02 May 2012

Jacob Aziza / Bakari Kafele; Ecomodder / Hypermiler

Jacob Aziza / Bakari Kafele; Ecomodder / Hypermiler

by Bakari Kafele on May 2, 2012
Good morning fellow ecomodders, hypermilers, and efficiency enthusiasts of all kinds.
The EcoModder blog has been inactive for over a year (save Tim’s two most recent updates), and I have been asked to help pick it up again.
So, since I also have not been active on this site for nearly a year, to start I thought I would re-introduce my self:
My name is Bakari Kafele.  My internet screen name (or at least one of them) is Jacob Aziza.
You may remember me from such internet sites as the EcoModder Forum and Instructables.com
I have an old (1983) full-size truck with a 6.9L diesel V8 that I use for deliveries and hauling and occasionally towing.  It would be a monstrosity for a commuter vehicle, but it’s about the smallest thing that could serve my work needs – most people hauling large or heavy loads (see below) would use a box truck, a flat bed, or maybe even a dump truck.

At the very least an F-350 or equivalent1-ton pick-up.
So, depending on how you look at it, getting 15 miles per gallon, (as I was five years ago), could be considered decent, given the type of work being asked of this old truck – 15 mpg being what I measured I was getting, which coincided more or less with what most people report getting in the same make model and year truck.
Then, in 2008, I read an article about Wayne Gerdes…

I found it to be revolutionary and inspirational.  It was one of those moments where it seemed like the idea should have been glaringly obvious all along, and yet somehow never occurred to me.  Slow down, accelerate with moderation, coast early instead of braking last minute.  Obvious stuff, right?
While I had always been environmentally conscious (I was running the truck on biodiesel most of the time,  and my personal transportation was – and is – mostly done by bicycle), I had also been a speed enthusiast in my youth.  The only reason I gave up on casual street racing, drifting, and other performance and trick driving in my Honda Civic was that I totaled it when I attempted to take a tight turn (the sign recommended 20MPH) at 55MPH.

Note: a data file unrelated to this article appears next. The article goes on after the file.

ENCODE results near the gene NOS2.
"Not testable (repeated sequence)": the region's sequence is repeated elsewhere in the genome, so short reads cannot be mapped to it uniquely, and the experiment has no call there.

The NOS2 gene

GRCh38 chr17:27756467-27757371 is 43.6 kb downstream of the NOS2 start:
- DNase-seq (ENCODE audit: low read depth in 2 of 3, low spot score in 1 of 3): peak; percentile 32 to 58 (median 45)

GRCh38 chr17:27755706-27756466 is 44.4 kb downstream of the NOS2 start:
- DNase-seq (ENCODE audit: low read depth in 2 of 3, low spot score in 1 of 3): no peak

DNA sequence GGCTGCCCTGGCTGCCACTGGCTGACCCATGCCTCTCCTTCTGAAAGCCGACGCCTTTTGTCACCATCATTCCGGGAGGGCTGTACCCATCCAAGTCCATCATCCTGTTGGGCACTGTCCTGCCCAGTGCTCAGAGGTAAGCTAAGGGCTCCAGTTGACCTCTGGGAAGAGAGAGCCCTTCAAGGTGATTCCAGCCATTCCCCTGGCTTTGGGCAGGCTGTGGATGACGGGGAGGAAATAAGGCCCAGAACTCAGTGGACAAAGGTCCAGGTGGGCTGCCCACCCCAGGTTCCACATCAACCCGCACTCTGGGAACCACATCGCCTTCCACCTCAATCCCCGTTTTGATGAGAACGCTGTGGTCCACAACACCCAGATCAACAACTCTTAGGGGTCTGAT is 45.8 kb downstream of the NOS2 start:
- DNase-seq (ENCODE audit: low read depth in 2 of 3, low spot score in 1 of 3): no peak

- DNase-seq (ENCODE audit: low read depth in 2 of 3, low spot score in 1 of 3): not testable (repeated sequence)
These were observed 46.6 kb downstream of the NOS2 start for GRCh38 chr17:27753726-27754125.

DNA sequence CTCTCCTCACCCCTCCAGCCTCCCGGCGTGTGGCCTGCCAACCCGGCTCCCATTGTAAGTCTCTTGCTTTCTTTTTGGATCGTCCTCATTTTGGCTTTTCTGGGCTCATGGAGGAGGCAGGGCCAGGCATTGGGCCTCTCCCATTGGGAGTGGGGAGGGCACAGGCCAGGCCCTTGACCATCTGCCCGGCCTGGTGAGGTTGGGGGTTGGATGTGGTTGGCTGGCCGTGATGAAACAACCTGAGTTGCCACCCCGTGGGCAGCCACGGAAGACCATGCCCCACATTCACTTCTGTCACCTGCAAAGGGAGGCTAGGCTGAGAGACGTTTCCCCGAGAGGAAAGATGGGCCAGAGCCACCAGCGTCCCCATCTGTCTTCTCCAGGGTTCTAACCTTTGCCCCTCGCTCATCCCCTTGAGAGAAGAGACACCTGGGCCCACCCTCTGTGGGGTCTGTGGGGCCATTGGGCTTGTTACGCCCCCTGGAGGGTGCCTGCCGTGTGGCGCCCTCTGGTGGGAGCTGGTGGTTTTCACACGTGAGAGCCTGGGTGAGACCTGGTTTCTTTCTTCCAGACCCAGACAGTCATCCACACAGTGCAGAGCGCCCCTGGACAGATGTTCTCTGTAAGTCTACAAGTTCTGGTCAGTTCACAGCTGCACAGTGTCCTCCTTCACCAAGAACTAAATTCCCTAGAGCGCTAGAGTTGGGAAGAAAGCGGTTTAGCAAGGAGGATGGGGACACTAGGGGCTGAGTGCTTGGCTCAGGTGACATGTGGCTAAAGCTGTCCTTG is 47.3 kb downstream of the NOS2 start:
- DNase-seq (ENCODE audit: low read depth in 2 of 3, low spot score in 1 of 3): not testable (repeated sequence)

I never put two and two together; never recognized the direct correlation between driving habits and resource consumption.
After reading the article, my driving habits underwent a 180 degree turn.
Despite having once received a letter from the DMV warning me that I was one point away from a suspended license, I now started driving below the speed limit, anticipating stops, and even coasting.
And after a few months, I was pulled over by the CA Highway Patrol once again.
Not that driving 50MPH on a 65MPH highway is actually illegal in CA; but because EVERYONE speeds here, all the time, the officer assumed I must be intoxicated to actually drive below the speed limit.  When I passed the breathalyzer, I was free to go.
I found that to be a (tragically) funny thing – I am surrounded by people breaking the law.  I am the one person NOT breaking the law.  And I am the one who gets stopped by law enforcement, because it is suspicious that I am not breaking the law like everyone else.  I thought that would be an interesting story to share, especially with people who were also trying to get the best possible fuel mileage from their own vehicles.
So I went online, and tried to find out if there were any discussion boards specifically dedicated to this “hypermiling” thing.
And that’s how I discovered:  EcoModder.com
Wow.  A whole new level.  Not only were there dozens of more in-depth secrets to driving technique, but people were actually modding their cars – not to make them faster or look cooler – but to actually make them more efficient.  Revolutionary, mind-blowing, and in the end as it turned out, life changing.
I won’t chronicle the entire process here, because I already did in the forums, as it was happening.
During this process a friend of mine (and fellow mechanic at the bikeshop I work at) convinced me to write about my truck mods for Instructables.com.
They happened to be doing an energy efficiency contest at the time, which I entered and took second place in, winning a T-shirt!